Finding One’s Way Through College

Elizabeth Levkovich, enjoys her college experience thus far, as she stands with the Franklin and Marshall College mascots.

She sits at her desk, looking at the calendar above her, feeling even more pressured than before. She opens her book as another wave of anxiety floods her.

The only sounds heard are shuffling of papers, squeaking from the radiator and the faint noise from the pencil writing. Elizabeth Levkovich, 19, a sophomore at Franklin and Marshall, a private liberal arts college in Lancaster, PA, focuses intently on studying for her final the following day.

Elizabeth addresses the many expectations, some were met, and some weren’t, that she had while entering her first year of college.

Graduating from an extremely prestigious NYC high school, Baccalaureate School of Global Education (BSGE), Elizabeth had already been prepared for the academic aspect of college, gaining her IB diploma. She was receiving a much more rigorous and stricter curriculum and grading, compared to other students.

Having faced this challenge from 7th grade all the way to her senior in high school, she did not fear this new chapter in her life. Elizabeth is the perfect example of a hard worker, who was thoroughly prepared for the type of work and circumstances that would come her way in college.

When students make the transition from high school to college, they only expect the educational approach to change and later, begin to realize the many personal changes that they aren’t necessarily prepared for.  

“Being away from home was difficult in the beginning, I had to learn how to be on my own,” Elizabeth said.

One of the things that many high school graduates look forward to is the freedom that comes along with being a college student.

Ariana Georgescu, 18, a freshman, entering Binghamton University for the spring semester, enjoys her life in college more than she ever did in high school.

“You have control over the direction your life is heading in. Whereas, in high school, you often feel at times you’re taking meaningless classes that you may never use to get your degree in your major. Even as a freshman, I was able to create my own schedule where I only have school four times a week and take a lot of night classes,” states Ariana.

The feeling of knowing that the courses you are learning have meaning can really motivate students to do their work more efficiently and timely.  Although, with freedom comes responsibility and independence.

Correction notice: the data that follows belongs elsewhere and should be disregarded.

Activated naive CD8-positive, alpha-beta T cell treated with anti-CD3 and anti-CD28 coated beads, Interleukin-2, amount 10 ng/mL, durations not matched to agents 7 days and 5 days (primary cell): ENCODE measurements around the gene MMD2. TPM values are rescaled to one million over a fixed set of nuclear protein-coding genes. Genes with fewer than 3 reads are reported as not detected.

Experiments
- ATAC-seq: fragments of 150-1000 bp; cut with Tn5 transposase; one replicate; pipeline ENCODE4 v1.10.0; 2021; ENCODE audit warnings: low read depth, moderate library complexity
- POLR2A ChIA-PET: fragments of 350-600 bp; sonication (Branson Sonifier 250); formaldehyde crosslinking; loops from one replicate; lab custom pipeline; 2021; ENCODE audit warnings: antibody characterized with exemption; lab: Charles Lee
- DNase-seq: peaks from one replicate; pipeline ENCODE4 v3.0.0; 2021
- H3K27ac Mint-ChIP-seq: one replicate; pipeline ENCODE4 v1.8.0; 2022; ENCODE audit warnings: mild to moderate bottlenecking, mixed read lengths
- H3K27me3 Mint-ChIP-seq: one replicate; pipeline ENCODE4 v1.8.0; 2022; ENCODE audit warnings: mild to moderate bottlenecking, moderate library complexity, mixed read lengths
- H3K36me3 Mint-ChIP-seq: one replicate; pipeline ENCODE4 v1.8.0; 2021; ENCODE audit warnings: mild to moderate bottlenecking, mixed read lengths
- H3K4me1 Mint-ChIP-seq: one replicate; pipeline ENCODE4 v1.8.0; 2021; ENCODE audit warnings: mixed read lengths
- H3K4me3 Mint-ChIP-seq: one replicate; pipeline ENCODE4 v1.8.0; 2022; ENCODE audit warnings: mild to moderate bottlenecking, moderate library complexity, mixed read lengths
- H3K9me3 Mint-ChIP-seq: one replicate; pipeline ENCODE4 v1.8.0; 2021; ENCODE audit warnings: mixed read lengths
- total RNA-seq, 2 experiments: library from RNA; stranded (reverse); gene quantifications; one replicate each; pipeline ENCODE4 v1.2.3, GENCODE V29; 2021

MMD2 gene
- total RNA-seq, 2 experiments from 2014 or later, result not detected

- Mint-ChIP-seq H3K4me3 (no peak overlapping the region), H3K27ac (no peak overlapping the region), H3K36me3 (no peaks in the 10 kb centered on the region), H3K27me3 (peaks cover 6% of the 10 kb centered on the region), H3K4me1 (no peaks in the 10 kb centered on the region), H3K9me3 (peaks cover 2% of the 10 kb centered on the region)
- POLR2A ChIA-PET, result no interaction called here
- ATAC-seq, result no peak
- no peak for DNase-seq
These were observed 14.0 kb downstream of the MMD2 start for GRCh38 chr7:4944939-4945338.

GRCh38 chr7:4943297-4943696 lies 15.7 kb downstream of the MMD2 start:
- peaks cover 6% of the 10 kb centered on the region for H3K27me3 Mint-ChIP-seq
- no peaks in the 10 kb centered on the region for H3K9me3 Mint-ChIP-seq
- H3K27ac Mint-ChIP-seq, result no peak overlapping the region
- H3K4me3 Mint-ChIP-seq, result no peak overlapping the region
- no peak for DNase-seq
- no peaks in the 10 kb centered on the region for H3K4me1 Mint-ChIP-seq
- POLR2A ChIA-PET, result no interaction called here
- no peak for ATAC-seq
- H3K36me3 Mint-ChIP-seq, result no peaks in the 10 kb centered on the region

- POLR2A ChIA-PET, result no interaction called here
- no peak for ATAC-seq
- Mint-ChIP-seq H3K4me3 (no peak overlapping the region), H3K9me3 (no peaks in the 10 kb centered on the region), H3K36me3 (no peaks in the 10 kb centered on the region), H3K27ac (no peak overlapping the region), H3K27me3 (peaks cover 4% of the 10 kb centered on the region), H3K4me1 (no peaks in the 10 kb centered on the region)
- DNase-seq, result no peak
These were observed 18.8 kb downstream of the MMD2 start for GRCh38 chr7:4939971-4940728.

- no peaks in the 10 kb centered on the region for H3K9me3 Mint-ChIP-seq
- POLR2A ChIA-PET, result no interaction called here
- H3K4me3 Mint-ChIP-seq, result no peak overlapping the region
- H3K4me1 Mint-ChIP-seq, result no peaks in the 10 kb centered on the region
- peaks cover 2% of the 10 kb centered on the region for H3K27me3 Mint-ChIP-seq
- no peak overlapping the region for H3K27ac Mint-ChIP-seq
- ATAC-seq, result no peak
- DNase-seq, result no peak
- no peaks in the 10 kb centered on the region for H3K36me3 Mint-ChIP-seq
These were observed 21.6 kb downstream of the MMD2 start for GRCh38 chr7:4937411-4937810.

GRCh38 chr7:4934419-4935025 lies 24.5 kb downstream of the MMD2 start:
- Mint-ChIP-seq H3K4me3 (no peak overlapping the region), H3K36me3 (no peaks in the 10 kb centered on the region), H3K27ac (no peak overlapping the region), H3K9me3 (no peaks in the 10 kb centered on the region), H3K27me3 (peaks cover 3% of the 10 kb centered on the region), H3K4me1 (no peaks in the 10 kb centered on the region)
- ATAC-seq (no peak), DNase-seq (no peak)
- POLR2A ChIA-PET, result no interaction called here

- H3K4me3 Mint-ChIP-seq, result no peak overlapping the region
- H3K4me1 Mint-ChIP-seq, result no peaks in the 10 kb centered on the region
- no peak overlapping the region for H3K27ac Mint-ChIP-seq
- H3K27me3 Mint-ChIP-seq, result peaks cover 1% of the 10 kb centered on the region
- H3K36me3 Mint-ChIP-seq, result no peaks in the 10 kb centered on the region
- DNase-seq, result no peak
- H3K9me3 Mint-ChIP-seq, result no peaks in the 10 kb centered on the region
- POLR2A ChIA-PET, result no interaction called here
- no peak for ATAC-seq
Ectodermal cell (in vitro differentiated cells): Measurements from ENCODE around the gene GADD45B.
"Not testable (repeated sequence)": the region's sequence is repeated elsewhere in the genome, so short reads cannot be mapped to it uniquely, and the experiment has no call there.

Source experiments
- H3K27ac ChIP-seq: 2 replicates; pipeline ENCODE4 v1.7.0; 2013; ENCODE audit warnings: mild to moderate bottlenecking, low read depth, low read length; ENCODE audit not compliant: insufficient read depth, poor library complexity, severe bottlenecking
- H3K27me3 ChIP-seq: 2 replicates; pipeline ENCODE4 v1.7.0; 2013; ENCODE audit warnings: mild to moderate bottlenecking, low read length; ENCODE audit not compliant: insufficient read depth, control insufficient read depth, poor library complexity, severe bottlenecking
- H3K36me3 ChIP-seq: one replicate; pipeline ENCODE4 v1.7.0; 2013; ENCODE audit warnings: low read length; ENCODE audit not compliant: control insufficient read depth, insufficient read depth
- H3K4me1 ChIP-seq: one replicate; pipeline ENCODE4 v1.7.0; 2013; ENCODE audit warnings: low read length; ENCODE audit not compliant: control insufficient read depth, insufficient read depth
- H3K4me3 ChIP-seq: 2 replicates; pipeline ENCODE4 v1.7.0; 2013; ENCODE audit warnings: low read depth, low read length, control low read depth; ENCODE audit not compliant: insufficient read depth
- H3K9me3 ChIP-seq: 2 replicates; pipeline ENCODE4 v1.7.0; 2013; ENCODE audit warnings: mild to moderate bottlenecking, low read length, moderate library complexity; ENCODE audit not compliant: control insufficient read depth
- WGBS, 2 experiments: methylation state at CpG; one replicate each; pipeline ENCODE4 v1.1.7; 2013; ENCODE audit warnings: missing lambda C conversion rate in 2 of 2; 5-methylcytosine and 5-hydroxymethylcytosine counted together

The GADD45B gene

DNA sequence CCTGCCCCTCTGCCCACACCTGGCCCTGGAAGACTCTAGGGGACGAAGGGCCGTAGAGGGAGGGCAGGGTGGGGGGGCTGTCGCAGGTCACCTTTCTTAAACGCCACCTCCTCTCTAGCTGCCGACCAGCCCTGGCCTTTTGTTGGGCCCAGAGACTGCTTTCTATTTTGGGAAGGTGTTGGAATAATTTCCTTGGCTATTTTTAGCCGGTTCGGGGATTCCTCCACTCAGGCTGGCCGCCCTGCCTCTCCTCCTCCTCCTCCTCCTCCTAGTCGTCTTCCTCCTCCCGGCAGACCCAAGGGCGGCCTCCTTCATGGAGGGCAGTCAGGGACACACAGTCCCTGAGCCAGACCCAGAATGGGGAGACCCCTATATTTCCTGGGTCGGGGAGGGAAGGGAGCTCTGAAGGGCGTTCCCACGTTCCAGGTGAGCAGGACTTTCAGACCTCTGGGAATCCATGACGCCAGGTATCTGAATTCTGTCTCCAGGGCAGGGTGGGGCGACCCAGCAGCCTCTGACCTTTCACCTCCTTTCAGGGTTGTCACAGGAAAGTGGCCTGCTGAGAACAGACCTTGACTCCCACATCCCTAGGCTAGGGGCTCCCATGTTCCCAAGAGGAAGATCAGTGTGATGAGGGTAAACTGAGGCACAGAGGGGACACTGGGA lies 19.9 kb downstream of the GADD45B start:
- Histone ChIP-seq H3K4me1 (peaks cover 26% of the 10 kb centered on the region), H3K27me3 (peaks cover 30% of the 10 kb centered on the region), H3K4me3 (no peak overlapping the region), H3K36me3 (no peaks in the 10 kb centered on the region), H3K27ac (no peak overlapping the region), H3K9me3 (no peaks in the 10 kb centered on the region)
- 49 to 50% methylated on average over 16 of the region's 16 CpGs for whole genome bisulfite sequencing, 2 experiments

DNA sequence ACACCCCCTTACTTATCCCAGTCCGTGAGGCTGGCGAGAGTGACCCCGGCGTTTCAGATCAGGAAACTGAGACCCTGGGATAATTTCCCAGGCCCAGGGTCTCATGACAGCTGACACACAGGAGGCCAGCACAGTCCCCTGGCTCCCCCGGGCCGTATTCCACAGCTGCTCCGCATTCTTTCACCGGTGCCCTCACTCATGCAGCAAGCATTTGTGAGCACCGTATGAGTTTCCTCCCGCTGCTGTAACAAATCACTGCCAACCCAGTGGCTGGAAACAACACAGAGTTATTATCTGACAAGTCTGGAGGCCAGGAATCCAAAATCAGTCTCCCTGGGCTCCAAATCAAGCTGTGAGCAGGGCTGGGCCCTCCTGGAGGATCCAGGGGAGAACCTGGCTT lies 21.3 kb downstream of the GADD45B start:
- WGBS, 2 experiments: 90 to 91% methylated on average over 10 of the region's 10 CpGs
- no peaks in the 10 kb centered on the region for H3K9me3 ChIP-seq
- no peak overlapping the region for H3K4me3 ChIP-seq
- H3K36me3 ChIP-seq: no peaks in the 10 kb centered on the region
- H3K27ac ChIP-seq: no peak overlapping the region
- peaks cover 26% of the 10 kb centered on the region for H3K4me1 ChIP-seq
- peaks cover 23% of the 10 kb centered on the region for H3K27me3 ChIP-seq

College allows everyone to be on their own path, rather than in high school where the teachers have to follow a certain curriculum. Professors have many classes with a lot more students and they do not attend to your needs and accommodate for you, individually.

Kosta Kistios, 19, sophomore at LaGuardia Community College, speaks on the major differences between his college and high school experience.

“You cannot afford to fail. There are a lot fewer chances to mess up opportunities,” states Kosta.

Kosta went on to discuss the importance of noticing if you aren’t doing well in a class before it is too late.Only you know your full potential and capabilities.

“In order to be successful it’s crucial not to wait until the last minute to do an assignment.  You have to be self disciplined and not rely on your professors,” adds Elizabeth.

These are essential qualities students need in life that only college can really teach. One learns quickly that you will not be successful if you rely on teachers to remind you of due dates.

When teenagers receive their acceptance letters for their dream schools and know what they want to major in, everything seems to be perfect.  Many of them end up changing their major unexpectedly. This can be an extremely difficult decision and somewhat confusing as a young adult.

As human beings we often get attached to these ideas or thoughts in our heads. It is easy to believe that you have failed because you aren’t doing well in your major, but this might just be an indicator that your passion lies somewhere else.

“Since I wanted to be a plastic surgeon, I intended on becoming a biology major. I already had a feeling it would be hard and received a low grade in one of my major classes and failed another. At first doing poorly really discouraged me, but I had to realize that I didn’t want to do this anymore,” states Kosta.

Although this wasn’t the original plan for Kosta, he later, thought about his next step carefully and is now successful in all of his classes as he majors in industrial design.

As people grow and find themselves, their interests and passions constantly alter.

Elizabeth, who has always had a love for the subject of English, went into college undecided as she wanted to keep her options open.

“I went into college undecided and while trying to figure out my major, I took some general education courses,” she said. “Your whole life, you may have a plan of what career you want to pursue when you get older. Although, once you get into college, everything becomes so real as you start to realize whether or not your major and the whole experience has met your expectations. It’s different for each individual person.”

– by Evthoxia Zamagias ’19